Indigenous Name: TARLAC GRASS

      Spanish Name: Hierba Tarlaquena

      Scientific Name: Themeda arundinacea (Roxb.) Ridl.

      Kapampangan Name: Dikut Tarlac

      Aboriginal Name: Tallak

      Ilocano Name: Tanglar; Tarlar

      Popular Name: Matarlac; Malatarlac

      Family: Gramineae

      Location Discovered: Bamban, Tarlac

      Date Found: November 21, 2002

      Other Places Located: Capas, Tarlac City, San Jose, Mayantoc, Camiling, Santa Ignacia, Camiling, San Clemente

      Researcher: Dr. Rodrigo M. Sicat

      Asst. Researchers: Rodel T. Botio/Delfin J. Sibal

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Tarlac is a landlocked province in Luzon with Tarlac City as its capital. It is considered as the first melting pot in Central Luzon if not in the entire archipelago.

 As such, the province enormously thrives with varieties of cultures, which is why, the culture is predominantly a chemistry of Kapampangan, Ilokano, Pangasinense and Tagalog. The blend is largely due to its history and geographical borderlines.   

 It is a province colored with merry people and languages. As border languages speakers, the usage of the verbal and written language today may seem not to be as puritan as that of the pioneering settlers, yet, are instinctively spoken by the contemporary Tarlakenos.

 Corollary, classical culture vis-à-vis mores, norms, knowledge, customs and traditions are still evident. The following are cultural examples that are germane among the people these days:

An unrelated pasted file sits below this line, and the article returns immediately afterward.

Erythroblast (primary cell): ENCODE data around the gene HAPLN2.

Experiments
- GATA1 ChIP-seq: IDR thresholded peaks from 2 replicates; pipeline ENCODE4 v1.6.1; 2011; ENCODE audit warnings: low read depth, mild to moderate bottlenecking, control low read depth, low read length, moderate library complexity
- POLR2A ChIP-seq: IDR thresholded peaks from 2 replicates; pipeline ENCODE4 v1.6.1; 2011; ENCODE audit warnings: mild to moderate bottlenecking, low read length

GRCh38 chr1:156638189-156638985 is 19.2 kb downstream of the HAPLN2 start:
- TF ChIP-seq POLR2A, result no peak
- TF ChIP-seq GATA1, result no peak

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Reminiscent of the indigenous origin of Tarlac, most of its towns and villages are aboriginally named based on faunal, floral and geographical nature. The place-names indicate the pre-historic conditions of Tarlac. The names also provide the ingenuity of the early people of Tarlac as regards their way of life, traditions, customs, mores, and other cultural elements that helped configured their identity, what Tarlac is about nowadays. This is toponomy, the study of the origins and meanings of Tarlac towns and villages. It is note worthy that some Tarlac names of places contain stories (contrary to tales and myths), which serve as empirical groundwork in laying the foundation of the unknown ancient roots of Tarlac as a unique and multi-dimensional province.


 Tarlac (Themeda arundinacea (Roxb.) Ridl.) is species of wild grass that selectively and abundantly grows in moist and sloping hilly areas. The reed is aboriginally called tallak and is popularly known tanglar among Ilocanos and malatarlak to the Kapampangans. The word Tarlac is an orthographic term probably used by the Spaniards. The early orthography of the Filipinos uses k instead of c. Letter c is Spanish in origin. 

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